Perhaps everyone should start questioning themselves as to why we live in a society that teaches us to do the wrong thing. And why we obey it. No one likes confrontation; I absolutely hate it but I will do it if it is the right thing to do. And allowing a bunch of rude, disrespectful teens to behave in such a disgusting manner is definitely not the right thing to do. The bus driver cowering in fright was not in the right; the grown men and women who turned a blind eye were not in the right. So what does society consist of? Rude, cruel individuals who will torment others, cowards who refuse to stand up for themselves and physically powerful people who prefer to remain in ignorance for their own safety? We run the risk of harm to ourselves when we challenge any form of evil in this world; those boys would have run away in fear, had even one of those men rushed to my aid, but they did not. What is sad is that if they had chosen to speak up, the strength in number would have ensured the victory.
Evil prevails when good men do nothing. Next time you witness an injustice, remember that.
When I was about 15 years old, I had a very vivid picture of who I would be ten years down the line. In my mind, I smugly envisioned living in a ten-bedroom mansion with servants, butlers and cooks at my command due to being an extremely rich and successful author; I indulged in regular fantasies about attending book signings with queues five miles long, fans including old playground bullies that I could now gloat in the faces of (they, according to me, would be flipping burgers for the rest of their lives, much to my pleasure.) I imagined sailing on yachts, taking long, lazy holidays in the Carribean and beyond, feasting on the finest delicacies and, all in all, having my every whim catered to.
Of course, this desirable fantasy soon came crashing down when I discovered that the reality of life was absolutely nothing like I had imagined. Ten years down the line, at the age of 25, I am hardly sipping champagne and eating strawberries and cream served to me by a faithful servant, nor am I basking in the joys of being a successful author. Instead, I am the servant, earning per week the equivalent of what that fancy bottle of champagne would cost. The only joys I have experienced have been the numerous rejection letters/emails I have received from agents and publishers, who have politely informed me that my work is not what they are looking for. One miserable rejection after another, the only thing that keeps me going is the faith that one day this dream shall be achieved (plus several instances using Google to inform me of the amount of times published writers were rejected in the past; I have found this is a wonderful remedy to sooth a wounded ego.)
For the past seven years, I have found myself in a multitude of jobs, very few of which have provided me with any sense of worth as a human being. I am quite sure that a well constructed computer would be able to deal with the incredibly mind-numbing, soul-destroying roles that I have found myself in. For example, working in customer service for a well-known cinema chain and dealing on a daily basis with people who actually took the time out of their clearly dreary existences to write 700 word emails on how their hot dogs were inches shorter than they had expected or how there was nattering from customers in the background, (why don’t you simply tell them to be quiet at the time, rather than whine about it afterwards when it is too late?) is enough to crush even the most resilient of souls. Day in, day out it was the same routine, having to display the same ‘sympathy’ for people who wanted to have a gripe and moan about trivialities that mean absolutely nothing in the grand scheme of things. I started to question my very existence. Surely this isn’t what life is all about? Being a slave to the system, a Samaritan to complaining nobodies and putting on a fake grin everyday, as though it was the greatest pleasure and ambition to be yelled at by a customer who was shortchanged 50p by a staff member at the cinema who cannot speak English. But yes, unfortunately that is exactly what it is all about. Because each soul-wrecking role has revolved around money, the heart of survival, whether I like it or not. Another position that swirled in darkness was working in a busy law firm. With all due respect to solicitors, who do indeed work extremely hard, they are some of the most stressed, high-strung people I have ever encountered; I’m sure that most of them will end up suffering with high blood pressure at some point. On one occasion, I informed one of the solicitors that the client file he had asked me to search for was currently in the hands of a sister branch. The transformation that occurred was petrifying; he swelled to the size of a helium balloon, his face enraged, red and bloated, and then screamed a load of incomprehensible words as he released his steam. And all it would have taken was a simple phone call.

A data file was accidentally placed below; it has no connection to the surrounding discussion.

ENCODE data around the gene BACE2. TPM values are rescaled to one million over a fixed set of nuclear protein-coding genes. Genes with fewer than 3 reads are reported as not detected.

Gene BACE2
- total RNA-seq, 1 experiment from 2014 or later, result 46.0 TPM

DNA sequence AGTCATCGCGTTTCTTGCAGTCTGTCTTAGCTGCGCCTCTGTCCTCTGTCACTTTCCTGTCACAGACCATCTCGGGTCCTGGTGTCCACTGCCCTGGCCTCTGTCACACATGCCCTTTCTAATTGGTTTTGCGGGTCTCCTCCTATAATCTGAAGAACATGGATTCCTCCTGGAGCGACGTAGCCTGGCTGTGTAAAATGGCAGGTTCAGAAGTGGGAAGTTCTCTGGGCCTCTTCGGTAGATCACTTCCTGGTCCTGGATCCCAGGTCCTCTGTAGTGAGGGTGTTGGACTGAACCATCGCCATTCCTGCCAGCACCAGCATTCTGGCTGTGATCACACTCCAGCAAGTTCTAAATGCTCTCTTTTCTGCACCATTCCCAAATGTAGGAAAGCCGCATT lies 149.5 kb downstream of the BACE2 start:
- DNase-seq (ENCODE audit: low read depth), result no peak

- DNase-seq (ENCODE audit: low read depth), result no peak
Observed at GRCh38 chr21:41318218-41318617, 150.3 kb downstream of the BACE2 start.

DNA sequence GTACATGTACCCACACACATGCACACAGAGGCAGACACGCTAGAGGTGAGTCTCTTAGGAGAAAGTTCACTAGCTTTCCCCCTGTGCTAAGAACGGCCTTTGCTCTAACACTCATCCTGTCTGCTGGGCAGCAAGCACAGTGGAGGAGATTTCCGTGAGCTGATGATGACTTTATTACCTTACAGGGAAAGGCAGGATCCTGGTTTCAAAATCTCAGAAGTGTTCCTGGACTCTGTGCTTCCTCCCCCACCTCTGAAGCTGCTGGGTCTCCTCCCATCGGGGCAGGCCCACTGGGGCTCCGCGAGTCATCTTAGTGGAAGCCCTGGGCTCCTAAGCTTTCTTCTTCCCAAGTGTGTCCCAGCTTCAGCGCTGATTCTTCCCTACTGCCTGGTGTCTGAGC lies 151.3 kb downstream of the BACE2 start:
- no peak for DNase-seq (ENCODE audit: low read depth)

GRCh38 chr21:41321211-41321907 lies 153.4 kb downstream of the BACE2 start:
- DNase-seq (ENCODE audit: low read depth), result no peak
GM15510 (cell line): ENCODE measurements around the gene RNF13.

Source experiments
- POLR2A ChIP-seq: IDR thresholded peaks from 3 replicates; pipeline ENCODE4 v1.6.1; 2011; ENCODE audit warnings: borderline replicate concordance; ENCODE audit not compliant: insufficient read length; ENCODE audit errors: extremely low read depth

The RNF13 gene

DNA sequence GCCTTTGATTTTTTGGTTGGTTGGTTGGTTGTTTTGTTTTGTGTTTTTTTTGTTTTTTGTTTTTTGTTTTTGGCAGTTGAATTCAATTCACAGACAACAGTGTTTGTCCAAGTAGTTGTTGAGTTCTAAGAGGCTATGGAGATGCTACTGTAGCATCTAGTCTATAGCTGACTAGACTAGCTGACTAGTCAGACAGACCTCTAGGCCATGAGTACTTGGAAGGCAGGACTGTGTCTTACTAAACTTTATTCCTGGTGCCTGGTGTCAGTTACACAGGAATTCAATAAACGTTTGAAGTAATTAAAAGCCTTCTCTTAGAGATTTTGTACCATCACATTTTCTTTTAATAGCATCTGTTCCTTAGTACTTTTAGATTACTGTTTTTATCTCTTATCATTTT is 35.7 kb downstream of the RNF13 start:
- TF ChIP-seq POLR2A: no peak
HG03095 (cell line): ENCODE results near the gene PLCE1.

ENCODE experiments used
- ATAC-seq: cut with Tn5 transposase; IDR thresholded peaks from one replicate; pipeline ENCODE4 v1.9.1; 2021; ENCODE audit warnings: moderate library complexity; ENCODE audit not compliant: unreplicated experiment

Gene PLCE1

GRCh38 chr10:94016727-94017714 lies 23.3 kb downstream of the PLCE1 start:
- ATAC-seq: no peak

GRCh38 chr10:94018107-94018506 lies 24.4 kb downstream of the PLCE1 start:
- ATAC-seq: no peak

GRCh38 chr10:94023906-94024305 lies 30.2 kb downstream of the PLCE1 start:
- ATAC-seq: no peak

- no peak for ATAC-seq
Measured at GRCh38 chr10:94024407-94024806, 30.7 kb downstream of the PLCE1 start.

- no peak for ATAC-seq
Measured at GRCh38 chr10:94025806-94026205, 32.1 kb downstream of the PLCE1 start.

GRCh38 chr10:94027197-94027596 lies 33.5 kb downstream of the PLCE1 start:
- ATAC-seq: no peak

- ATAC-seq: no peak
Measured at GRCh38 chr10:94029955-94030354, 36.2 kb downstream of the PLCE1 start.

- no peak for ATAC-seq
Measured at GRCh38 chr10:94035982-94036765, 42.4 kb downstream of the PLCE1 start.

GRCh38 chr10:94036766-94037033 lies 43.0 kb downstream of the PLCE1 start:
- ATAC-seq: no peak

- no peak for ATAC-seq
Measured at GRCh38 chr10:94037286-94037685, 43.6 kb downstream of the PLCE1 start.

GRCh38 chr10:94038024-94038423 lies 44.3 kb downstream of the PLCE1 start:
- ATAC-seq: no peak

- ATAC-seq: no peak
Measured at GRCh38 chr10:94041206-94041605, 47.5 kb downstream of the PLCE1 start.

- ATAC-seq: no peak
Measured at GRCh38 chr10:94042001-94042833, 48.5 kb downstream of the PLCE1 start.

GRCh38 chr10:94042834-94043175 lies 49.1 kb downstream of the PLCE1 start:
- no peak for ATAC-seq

I am sure that those much older and wiser than me reading this will chuckle at my seemingly defeated attitude and advise me that the time will come where it all pays off. And I do not doubt them. For now, though, I will have to grin and bear it, for that is all that can be done – oh, and persevere.
I’m pleased to announce that my new novel ‘How The Wolf Lost Her Heart’ is now available on Amazon and all good online retailers. It’s exciting, gripping and based in London 200 years down the line. Dystopia, romance, comedy – it’s all there! Click the link to find out more! You can also find me on Facebook.